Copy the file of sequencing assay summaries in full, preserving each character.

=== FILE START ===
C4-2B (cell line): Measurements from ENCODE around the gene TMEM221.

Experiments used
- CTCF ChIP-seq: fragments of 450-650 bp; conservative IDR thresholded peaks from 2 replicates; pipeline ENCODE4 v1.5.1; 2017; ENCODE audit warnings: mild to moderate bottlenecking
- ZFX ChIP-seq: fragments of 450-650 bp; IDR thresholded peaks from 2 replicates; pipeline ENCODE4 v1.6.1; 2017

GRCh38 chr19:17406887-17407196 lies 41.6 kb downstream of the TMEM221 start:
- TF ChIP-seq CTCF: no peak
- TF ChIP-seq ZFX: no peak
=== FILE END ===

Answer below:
C4-2B (cell line): Measurements from ENCODE around the gene TMEM221.

Experiments used
- CTCF ChIP-seq: fragments of 450-650 bp; conservative IDR thresholded peaks from 2 replicates; pipeline ENCODE4 v1.5.1; 2017; ENCODE audit warnings: mild to moderate bottlenecking
- ZFX ChIP-seq: fragments of 450-650 bp; IDR thresholded peaks from 2 replicates; pipeline ENCODE4 v1.6.1; 2017

GRCh38 chr19:17406887-17407196 lies 41.6 kb downstream of the TMEM221 start:
- TF ChIP-seq CTCF: no peak
- TF ChIP-seq ZFX: no peak